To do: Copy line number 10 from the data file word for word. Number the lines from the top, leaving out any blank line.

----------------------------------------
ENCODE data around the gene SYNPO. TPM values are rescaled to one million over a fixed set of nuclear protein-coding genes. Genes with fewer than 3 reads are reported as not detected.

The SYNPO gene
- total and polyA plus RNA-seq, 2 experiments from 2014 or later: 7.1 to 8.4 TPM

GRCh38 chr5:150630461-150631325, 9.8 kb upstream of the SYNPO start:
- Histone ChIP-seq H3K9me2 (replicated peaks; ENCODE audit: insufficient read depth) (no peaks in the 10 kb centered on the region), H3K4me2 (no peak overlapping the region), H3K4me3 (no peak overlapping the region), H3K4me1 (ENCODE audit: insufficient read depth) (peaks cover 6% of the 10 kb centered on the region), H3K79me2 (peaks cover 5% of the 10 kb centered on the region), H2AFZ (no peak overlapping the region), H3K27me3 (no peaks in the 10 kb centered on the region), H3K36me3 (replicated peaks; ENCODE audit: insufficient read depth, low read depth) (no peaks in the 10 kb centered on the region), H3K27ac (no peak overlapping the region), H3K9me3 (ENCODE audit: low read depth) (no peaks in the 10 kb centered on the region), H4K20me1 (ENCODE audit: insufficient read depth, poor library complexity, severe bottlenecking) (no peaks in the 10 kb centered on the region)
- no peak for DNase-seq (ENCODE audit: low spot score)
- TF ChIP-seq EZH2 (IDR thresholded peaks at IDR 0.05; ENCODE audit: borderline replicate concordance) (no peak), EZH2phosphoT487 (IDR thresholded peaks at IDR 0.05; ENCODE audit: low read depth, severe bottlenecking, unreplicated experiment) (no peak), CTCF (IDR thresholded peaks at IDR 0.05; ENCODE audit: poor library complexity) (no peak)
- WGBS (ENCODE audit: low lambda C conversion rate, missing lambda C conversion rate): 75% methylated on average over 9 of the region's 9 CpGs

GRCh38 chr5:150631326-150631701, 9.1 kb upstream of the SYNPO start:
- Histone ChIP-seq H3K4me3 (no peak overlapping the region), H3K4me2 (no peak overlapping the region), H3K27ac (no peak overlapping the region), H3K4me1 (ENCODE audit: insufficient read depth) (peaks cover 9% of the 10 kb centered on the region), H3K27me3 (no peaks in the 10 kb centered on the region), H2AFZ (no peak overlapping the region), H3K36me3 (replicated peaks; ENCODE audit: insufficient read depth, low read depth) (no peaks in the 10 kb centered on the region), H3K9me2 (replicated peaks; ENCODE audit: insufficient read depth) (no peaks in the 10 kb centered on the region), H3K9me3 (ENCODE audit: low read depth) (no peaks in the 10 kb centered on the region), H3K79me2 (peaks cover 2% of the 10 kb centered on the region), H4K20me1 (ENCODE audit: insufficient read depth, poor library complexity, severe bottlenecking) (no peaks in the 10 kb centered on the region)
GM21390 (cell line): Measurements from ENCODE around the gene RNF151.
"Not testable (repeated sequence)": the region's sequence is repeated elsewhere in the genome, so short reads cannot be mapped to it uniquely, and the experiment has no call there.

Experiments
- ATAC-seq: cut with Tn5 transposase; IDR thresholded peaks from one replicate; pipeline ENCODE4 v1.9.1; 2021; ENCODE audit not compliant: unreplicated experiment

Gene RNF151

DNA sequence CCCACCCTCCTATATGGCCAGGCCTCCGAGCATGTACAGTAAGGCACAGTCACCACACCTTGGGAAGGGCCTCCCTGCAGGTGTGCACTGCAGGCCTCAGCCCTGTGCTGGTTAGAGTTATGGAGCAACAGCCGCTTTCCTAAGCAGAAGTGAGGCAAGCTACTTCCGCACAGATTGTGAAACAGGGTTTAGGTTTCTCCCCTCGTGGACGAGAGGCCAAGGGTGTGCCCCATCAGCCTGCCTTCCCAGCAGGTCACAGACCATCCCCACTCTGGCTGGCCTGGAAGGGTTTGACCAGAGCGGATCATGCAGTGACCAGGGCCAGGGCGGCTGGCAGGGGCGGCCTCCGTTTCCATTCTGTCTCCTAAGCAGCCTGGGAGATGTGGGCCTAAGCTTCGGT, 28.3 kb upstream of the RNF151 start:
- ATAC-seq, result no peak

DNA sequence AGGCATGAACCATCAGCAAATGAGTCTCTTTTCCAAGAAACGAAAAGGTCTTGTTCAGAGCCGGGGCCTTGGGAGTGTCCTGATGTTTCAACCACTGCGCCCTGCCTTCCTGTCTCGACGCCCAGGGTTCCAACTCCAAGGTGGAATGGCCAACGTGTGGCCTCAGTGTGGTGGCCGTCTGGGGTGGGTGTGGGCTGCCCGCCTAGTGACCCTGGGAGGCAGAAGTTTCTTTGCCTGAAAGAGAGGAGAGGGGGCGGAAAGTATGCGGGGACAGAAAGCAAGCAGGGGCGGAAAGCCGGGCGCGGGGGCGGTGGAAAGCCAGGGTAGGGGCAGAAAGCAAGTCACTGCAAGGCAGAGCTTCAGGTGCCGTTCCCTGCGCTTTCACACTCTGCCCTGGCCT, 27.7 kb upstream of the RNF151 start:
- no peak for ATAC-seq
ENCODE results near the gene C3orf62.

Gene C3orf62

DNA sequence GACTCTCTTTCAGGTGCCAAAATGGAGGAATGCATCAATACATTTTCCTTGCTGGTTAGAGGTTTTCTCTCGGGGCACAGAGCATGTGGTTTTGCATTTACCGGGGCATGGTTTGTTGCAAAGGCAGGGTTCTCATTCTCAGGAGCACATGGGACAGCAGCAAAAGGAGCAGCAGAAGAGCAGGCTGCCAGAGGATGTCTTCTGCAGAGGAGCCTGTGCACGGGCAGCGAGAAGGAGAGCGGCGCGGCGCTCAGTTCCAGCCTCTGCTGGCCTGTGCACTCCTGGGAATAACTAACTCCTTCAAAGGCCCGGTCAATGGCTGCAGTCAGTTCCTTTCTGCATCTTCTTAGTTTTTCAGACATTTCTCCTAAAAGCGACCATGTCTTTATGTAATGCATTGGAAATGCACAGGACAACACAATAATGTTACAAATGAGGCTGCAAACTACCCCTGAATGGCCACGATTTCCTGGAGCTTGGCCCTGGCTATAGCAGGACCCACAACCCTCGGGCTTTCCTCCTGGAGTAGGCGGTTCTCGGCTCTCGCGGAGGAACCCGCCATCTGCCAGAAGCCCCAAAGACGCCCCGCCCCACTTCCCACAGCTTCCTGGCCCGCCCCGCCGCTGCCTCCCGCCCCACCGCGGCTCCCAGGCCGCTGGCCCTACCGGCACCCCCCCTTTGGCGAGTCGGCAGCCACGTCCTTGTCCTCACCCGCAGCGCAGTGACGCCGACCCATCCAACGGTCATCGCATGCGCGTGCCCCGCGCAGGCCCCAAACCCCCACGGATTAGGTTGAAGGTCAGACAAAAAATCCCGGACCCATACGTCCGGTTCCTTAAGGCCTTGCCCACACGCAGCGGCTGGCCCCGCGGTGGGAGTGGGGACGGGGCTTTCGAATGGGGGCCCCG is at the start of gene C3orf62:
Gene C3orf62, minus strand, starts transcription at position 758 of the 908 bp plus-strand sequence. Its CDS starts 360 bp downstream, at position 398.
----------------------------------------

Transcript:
- Histone ChIP-seq H3K4me3 (no peak overlapping the region), H3K4me2 (no peak overlapping the region), H3K27ac (no peak overlapping the region), H3K4me1 (ENCODE audit: insufficient read depth) (peaks cover 9% of the 10 kb centered on the region), H3K27me3 (no peaks in the 10 kb centered on the region), H2AFZ (no peak overlapping the region), H3K36me3 (replicated peaks; ENCODE audit: insufficient read depth, low read depth) (no peaks in the 10 kb centered on the region), H3K9me2 (replicated peaks; ENCODE audit: insufficient read depth) (no peaks in the 10 kb centered on the region), H3K9me3 (ENCODE audit: low read depth) (no peaks in the 10 kb centered on the region), H3K79me2 (peaks cover 2% of the 10 kb centered on the region), H4K20me1 (ENCODE audit: insufficient read depth, poor library complexity, severe bottlenecking) (no peaks in the 10 kb centered on the region)